January 09, 2008 |
Uber is a site billing itself as your hub for all things creative. Their site look combines Web 2.0 colors and a fluid drag and drop interface with rounded buttons, bars and corners for a widgetized theme. They advertise that they are your place for “drag and drop editing, multi-media blogs, big slideshows, unlimited storage, privacy controls and creative community, all for free”.
Sign up is simple, but comes with an immediate initial turn off. After you submit your information, the next screen is a chance to spam your friends and contacts with invites to Uber in a fashion similar to FaceBook's annoying “Invite Your Friends!” applications. Frankly, I dislike receiving a million generic invites for services from friends, and personally tend to gravitate to sites that don't immediately suggest this as an option. Also, I'd much rather get a chance to actually try the site you want me to invite people to before I send out invites willy-nilly.
On the plus side, once you sign up and slog through the “Spam Invite Your Friends!” nonsense, you are taken directly to your dashboard. No waiting around for confirmation emails or clickable activation links. Uber wins points for allowing users to start playing with their creative tools right away.
Uber is in competition with other similar sites like Instructables, Tabblo, ZeFrank's year long project TheORG (2007 only) and MyDesignIn for the attention of creative social networkers. does it do social networking for the creative set better than most? Who knows. It certainly satisfies the current trend of drag and drop interfaces, which has even leached into the offline world with items like the BugLabs BugBase.
One thing is certain, however you feel about the trend toward social networking, with a new site popping up every day it seems, this isn't anything like the originals. Unlike Friendster, MySpace and even FaceBook, the new collaborative creativity encouraged by sites like Uber take social networking to a new, more fun level.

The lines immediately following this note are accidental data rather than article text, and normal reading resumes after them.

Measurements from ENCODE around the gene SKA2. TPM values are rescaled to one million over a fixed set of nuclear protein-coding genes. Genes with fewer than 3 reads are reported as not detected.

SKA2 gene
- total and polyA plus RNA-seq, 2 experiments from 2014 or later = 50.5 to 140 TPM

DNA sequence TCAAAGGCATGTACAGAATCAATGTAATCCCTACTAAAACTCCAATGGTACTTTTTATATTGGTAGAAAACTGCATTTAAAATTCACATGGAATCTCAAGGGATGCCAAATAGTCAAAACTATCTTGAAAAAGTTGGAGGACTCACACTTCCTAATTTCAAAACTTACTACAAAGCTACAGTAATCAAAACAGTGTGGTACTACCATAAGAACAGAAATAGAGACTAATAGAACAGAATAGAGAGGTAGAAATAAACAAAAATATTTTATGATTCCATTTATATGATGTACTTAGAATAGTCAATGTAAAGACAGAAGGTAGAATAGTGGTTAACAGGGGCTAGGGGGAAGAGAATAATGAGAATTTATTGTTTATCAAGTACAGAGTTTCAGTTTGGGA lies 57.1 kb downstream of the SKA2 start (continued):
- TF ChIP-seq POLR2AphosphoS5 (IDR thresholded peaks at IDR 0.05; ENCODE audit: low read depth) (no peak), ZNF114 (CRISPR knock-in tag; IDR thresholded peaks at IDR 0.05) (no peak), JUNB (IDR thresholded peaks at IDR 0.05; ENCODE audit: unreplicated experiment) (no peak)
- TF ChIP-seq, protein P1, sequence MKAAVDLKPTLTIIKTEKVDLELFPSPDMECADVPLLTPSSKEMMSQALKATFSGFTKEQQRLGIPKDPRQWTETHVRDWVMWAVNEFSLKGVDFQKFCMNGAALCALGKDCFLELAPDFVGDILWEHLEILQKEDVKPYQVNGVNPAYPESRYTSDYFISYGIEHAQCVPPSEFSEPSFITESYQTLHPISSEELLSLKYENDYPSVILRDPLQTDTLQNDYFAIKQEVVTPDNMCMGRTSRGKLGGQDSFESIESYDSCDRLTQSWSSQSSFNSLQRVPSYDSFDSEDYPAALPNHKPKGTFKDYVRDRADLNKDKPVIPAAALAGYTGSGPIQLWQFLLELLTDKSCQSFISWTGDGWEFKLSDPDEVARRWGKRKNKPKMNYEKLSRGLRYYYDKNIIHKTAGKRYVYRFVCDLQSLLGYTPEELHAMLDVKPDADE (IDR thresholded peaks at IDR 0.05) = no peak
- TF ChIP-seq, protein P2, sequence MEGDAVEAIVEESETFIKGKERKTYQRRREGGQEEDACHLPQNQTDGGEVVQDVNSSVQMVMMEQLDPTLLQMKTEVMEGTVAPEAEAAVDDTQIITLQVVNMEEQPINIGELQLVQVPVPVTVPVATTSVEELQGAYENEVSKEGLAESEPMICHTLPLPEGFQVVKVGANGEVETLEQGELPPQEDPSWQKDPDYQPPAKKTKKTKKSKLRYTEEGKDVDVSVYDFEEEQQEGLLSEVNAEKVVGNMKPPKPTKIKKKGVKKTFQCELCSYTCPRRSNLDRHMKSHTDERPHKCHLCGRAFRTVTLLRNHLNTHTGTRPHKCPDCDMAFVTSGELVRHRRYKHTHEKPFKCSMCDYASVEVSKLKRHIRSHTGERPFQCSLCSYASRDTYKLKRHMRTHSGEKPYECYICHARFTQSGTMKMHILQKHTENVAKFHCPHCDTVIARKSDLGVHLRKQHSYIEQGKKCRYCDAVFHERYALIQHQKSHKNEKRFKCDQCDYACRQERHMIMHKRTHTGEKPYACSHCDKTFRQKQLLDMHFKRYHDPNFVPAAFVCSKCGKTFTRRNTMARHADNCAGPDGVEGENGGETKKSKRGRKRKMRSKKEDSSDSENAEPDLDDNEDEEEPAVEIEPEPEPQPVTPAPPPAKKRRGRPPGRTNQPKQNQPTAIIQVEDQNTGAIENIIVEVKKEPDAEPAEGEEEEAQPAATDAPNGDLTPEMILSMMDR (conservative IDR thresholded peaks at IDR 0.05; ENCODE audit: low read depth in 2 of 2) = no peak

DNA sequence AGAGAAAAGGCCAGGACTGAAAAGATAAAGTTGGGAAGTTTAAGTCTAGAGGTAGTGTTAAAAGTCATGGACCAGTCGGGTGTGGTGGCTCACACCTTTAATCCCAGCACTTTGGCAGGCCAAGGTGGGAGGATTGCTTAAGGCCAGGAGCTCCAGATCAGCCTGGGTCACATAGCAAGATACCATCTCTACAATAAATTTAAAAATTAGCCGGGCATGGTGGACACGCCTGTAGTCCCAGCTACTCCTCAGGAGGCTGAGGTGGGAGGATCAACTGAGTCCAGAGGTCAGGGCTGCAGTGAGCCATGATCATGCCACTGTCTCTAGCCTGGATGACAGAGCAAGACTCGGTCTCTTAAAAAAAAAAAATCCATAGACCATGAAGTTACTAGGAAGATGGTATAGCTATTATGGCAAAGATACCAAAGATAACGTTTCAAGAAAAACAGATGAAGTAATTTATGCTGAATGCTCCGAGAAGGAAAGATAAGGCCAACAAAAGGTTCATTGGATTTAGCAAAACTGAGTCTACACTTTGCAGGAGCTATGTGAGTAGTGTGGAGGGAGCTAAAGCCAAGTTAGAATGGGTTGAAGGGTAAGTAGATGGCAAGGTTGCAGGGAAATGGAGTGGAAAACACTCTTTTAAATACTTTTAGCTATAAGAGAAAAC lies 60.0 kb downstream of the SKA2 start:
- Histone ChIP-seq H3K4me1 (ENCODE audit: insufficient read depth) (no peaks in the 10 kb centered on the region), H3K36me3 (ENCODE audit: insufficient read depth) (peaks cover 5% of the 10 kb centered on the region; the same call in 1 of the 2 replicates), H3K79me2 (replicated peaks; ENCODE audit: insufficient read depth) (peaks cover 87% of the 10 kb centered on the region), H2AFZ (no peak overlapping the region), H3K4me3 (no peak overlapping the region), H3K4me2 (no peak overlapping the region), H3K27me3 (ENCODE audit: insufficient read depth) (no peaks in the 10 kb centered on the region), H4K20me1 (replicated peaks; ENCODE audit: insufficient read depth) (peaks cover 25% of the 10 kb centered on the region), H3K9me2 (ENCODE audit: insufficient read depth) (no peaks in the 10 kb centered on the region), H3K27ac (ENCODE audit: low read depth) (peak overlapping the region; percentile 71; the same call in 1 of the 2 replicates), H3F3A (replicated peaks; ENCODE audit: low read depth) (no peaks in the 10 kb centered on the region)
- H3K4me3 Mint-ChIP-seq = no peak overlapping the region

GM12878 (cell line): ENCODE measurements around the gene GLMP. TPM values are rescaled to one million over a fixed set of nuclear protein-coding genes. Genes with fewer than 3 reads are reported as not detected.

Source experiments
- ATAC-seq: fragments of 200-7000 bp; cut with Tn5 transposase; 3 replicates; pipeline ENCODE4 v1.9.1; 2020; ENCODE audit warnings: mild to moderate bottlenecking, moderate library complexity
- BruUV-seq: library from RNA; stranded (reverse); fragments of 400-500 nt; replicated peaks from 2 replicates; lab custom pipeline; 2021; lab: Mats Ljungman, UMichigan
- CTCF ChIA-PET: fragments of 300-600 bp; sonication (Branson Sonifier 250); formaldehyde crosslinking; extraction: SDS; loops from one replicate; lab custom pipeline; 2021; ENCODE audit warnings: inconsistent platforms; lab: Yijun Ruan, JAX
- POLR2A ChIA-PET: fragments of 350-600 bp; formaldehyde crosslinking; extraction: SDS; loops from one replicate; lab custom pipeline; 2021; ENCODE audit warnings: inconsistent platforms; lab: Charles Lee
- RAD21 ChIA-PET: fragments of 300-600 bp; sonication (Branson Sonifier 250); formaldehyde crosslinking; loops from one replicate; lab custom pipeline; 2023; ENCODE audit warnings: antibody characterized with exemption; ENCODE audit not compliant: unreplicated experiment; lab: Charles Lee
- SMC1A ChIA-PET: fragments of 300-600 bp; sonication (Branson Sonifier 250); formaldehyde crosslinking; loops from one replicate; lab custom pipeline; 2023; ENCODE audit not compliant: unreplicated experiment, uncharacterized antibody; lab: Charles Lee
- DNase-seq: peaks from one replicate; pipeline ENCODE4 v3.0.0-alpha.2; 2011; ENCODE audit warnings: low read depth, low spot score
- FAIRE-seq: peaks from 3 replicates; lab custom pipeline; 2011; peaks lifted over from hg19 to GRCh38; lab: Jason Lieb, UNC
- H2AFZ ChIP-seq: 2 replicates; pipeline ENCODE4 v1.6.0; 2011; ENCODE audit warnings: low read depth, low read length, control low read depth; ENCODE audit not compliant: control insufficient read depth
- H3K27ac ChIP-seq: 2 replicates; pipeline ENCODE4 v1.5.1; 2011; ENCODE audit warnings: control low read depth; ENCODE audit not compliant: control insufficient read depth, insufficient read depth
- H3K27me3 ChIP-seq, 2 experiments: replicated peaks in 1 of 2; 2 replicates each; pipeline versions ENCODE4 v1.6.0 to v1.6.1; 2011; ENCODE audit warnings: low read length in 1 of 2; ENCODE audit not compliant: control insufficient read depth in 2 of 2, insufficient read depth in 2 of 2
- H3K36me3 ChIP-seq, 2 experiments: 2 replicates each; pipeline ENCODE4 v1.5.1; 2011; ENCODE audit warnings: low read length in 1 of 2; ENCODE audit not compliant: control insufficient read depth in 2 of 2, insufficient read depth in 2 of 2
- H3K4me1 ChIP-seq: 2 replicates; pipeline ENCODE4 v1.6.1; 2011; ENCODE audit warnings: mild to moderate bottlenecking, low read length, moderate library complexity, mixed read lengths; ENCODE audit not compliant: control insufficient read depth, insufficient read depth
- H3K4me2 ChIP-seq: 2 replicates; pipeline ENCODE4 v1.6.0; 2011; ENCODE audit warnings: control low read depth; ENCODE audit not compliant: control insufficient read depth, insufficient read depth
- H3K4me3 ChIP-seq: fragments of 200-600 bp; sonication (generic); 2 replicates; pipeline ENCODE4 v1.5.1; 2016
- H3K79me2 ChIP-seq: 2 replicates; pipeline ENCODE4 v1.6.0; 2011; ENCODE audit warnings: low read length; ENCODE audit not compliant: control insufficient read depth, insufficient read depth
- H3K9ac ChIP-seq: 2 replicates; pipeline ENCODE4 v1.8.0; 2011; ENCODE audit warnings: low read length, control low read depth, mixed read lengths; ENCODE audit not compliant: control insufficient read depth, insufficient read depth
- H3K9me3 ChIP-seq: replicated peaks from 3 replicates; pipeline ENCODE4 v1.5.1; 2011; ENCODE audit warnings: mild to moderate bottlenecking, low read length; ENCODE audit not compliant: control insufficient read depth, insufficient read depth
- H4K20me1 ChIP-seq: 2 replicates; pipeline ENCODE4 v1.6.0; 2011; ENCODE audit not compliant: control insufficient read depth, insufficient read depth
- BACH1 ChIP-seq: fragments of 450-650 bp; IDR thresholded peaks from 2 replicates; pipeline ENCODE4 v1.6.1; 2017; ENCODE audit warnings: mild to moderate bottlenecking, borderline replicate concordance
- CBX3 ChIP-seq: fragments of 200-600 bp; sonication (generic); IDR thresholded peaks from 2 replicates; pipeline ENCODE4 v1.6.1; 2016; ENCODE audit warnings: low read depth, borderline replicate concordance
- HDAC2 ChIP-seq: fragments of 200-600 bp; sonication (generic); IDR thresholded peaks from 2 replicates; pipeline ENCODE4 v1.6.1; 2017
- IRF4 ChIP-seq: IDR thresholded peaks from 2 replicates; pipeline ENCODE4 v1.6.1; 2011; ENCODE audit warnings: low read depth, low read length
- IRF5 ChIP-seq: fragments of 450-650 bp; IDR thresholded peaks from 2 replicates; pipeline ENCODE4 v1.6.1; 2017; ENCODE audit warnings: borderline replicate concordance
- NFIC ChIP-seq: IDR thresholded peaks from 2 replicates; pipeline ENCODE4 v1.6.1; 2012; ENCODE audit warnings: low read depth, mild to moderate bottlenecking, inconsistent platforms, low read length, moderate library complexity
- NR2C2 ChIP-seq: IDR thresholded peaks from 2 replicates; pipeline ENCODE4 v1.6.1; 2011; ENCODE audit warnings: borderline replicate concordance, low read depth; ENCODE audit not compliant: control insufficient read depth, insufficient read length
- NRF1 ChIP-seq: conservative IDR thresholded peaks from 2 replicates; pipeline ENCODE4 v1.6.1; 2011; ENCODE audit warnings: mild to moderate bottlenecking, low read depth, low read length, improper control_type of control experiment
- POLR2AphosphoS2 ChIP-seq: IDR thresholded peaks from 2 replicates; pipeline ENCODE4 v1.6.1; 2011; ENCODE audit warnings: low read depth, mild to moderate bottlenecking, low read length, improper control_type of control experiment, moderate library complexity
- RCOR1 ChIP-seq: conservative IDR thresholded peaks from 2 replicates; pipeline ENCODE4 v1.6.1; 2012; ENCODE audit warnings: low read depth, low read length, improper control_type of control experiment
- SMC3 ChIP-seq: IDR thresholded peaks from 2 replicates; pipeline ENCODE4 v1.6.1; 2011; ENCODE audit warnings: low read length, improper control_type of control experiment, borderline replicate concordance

By making collaboration and creative content easy to post, these sites are making it more accessible to the masses. Sure MySpace encourages musicians and film makers to join and lets its users change their layout using limited CSS, and FaceBook allows third party applications that get users playing together (in a sometimes annoyingly invasive fashion), but neither of them make it as easy as these sites do. It is the ease of use that could keep this new trend of sites on top.
As for Uber, with the click of a mouse you are able to set up your site's theme and start streaming slideshows or other content. It offers you several choices of creative content right away upon sign up, which means it grabs your attention and gets you playing with the site with no waiting. Instead of forcing you to know CSS or use a clunky “free layout” site, Uber offers a clickable interface for finding and using themes that is amazingly straightforward.
In fact, the learning curve on Uber was so fast it made me think they took some lessons from the Apple OS, choosing intuitive interaction over complicated coding. If you don't like the themes they provide, you can design images on your computer and use their simple upload tool to add them to your site. Uber's interface then gives you ways to make them into your background, buttons or layout without having to know CSS. I found that quite refreshing – I do know CSS, and often I just want to log in and play with a site, not slog around coding and “getting things to work”.
Uber also makes it easy to invite and find friends, and to get new friends based on content. You can also start discussions and comments on people's pages, videos, photos and other content, as well as join groups and message boards. Each step of the way Uber works to make it simple and fun. People used to the clunkier interfaces of the original social networks or people who prefer to handle their own coding may say the site is “dumbed down”. To that I say “good”. Everyone needs a place to play online, even people who aren't super geeks. All in all, Uber's use of modules and its drag and drop interface made this site a pleasure to play with. I'm not sure yet how often I'll be back, but I will be back – I enjoyed the site.